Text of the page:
Climate history in tropical Africa

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Climate history in tropical Africa

Postby Anonymous » Mon Oct 08, 2007 1:35 pm

Message sent to the mailing list of the Society of Africanist Archaeologists a few days ago. I thought it would be of interest here as well.


Last year I sent a message to this list about the raising of a 380-m core from the center of Lake Malawi in 2005. Yesterday I heard a presentation by my colleague Andy Cohen, one of the leaders of the team, on the analysis of the top 70 m of the core, which spans the last 130,000 years. (This was just published as Christopher Scholtz (and 16 others!) , “East Africa megadroughts between 35 and 75 thousand years ago and bearing on early modern human origins”, Proceedings of the National Academy of Sciences, 4 September 2007).

The results, which are corroborated by similar results from Lake Tanganyika and Lake Bosumtwi (Ghana) are very surprising, and contradict much that has previously been assumed about the climatic background to the exodus of early modern humans in Africa. For one thing, there is no sign at all of volcanic ash in the core at ca. 70,000, so it seems very unlikely that the eruption of the massive volcano Toba in Indonesia at this time had any effect on humans in Africa (as argued by Stan Ambrose ). Secondly, Lake Malawi was clearly pretty full (how full they can’t tell) throughout the last 75,000 years. The last glacial maximum (at around 22,000 calibrated) doesn’t even register in the core records. Between 75,00 and 135,00 (the bottom of this section of the core) the center of Lake Malawi was reduced for much of the time to a shallow bowl, 50m or less in depth (i.e. about 550 m lower than its present level). The pollen spectrum at this time is wholly grass. Clearly tropical Africa was superarid for about 20,000 years. After 95, 000 there was a slow recovery, and the last 75,00 years have by comparison been quite humid. The suggestion is that perhaps human populations went through a severe population bottleneck cased by drought, and that rapid expansion of human populations probably dates after 75,000 years ago.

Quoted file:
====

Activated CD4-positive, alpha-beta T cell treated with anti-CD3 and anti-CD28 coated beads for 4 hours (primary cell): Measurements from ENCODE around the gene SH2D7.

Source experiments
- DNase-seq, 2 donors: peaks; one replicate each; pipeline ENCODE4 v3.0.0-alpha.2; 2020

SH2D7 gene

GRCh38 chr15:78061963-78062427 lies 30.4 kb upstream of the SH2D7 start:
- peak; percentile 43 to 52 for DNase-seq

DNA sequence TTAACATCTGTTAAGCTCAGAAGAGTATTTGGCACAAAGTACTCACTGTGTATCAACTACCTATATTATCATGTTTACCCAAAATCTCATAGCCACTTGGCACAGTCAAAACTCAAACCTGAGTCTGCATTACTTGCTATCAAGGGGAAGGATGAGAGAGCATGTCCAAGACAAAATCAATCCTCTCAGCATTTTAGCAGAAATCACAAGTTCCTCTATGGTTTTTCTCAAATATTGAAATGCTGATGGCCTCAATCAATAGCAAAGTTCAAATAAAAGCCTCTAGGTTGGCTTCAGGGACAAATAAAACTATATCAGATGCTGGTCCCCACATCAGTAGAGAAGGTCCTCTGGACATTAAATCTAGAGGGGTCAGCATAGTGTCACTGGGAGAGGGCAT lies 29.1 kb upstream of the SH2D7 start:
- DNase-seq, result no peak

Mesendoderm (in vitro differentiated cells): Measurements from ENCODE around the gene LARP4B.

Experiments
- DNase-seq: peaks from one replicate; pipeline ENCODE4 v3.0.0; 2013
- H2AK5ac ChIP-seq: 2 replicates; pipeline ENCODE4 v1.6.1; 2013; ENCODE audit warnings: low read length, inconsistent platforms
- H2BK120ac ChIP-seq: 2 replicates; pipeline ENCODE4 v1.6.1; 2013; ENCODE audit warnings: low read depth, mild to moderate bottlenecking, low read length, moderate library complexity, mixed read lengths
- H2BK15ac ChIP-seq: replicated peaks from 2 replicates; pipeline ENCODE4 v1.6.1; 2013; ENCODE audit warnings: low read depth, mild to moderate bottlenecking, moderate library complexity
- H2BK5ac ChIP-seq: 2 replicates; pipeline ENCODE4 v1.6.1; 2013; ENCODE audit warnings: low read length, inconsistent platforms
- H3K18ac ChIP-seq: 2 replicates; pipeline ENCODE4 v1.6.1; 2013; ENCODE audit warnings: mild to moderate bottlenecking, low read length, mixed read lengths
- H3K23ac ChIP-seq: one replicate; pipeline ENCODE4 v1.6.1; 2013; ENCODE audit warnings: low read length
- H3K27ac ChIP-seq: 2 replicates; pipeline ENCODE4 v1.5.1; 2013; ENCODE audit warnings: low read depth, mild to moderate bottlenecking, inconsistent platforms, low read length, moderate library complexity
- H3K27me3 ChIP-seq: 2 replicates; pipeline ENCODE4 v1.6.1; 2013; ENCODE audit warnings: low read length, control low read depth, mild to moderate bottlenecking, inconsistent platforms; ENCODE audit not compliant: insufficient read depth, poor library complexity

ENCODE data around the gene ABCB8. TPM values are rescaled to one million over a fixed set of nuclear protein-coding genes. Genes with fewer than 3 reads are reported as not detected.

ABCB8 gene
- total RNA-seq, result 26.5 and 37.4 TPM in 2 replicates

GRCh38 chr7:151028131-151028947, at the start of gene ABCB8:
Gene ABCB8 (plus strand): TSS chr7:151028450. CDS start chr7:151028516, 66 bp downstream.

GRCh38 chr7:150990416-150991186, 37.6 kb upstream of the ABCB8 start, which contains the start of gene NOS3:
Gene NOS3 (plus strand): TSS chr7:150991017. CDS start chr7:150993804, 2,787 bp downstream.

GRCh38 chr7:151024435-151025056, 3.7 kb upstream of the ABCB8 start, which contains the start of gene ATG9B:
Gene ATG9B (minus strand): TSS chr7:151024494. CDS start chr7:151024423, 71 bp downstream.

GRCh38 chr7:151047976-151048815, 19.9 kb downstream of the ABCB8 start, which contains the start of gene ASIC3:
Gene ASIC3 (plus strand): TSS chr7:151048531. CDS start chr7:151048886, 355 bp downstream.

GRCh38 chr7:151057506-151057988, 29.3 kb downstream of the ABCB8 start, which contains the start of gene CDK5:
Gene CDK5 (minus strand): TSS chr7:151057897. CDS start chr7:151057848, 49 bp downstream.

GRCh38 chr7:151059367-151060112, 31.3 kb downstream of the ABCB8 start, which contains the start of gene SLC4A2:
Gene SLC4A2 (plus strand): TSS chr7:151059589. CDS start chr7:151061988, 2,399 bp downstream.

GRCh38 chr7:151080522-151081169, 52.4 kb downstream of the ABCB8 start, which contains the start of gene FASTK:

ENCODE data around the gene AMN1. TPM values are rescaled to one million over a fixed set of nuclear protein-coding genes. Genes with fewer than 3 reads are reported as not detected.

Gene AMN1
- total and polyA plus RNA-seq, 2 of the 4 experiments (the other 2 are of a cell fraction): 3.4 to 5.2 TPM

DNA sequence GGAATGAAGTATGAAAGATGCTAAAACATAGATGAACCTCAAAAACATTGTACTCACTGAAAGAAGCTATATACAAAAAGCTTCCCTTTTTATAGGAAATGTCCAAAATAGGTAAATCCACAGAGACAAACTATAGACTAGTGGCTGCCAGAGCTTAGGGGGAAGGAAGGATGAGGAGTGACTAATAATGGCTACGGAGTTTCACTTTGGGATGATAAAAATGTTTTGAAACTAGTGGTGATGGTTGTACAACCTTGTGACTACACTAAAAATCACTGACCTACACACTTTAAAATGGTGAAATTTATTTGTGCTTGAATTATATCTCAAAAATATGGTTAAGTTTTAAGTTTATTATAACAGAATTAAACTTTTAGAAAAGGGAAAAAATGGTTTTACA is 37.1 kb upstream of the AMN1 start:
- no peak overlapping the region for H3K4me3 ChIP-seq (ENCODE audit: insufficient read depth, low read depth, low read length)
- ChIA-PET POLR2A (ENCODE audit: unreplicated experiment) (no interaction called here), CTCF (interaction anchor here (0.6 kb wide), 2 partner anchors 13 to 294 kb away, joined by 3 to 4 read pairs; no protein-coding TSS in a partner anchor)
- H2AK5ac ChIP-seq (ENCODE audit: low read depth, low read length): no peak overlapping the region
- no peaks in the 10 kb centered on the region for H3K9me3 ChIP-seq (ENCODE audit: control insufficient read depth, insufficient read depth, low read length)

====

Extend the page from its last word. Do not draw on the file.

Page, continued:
These finding also pose a huge problem for the use of “molecular clocks”. Much of the calibration of the evolution of the cichlid fishes of Lake Malawi (one of the hottest topics in molecular biology) has assumed that the adaptive radiation of the cichlids dates after the last glacial maximum (i.e. 18 – 15,000). This is quite clearly wrong – the recovery of Lake levels that lead to the adaptive radiation of cichlids must now be redated to around 95-75.000. I don’t know enough about the calibration of the molecular clocks for modern humans to know whether these findings have any implications for human evolution.

David Killick
Associate Professor
Department of Anthropology
University of Arizona
Tucson, AZ 85721-0030

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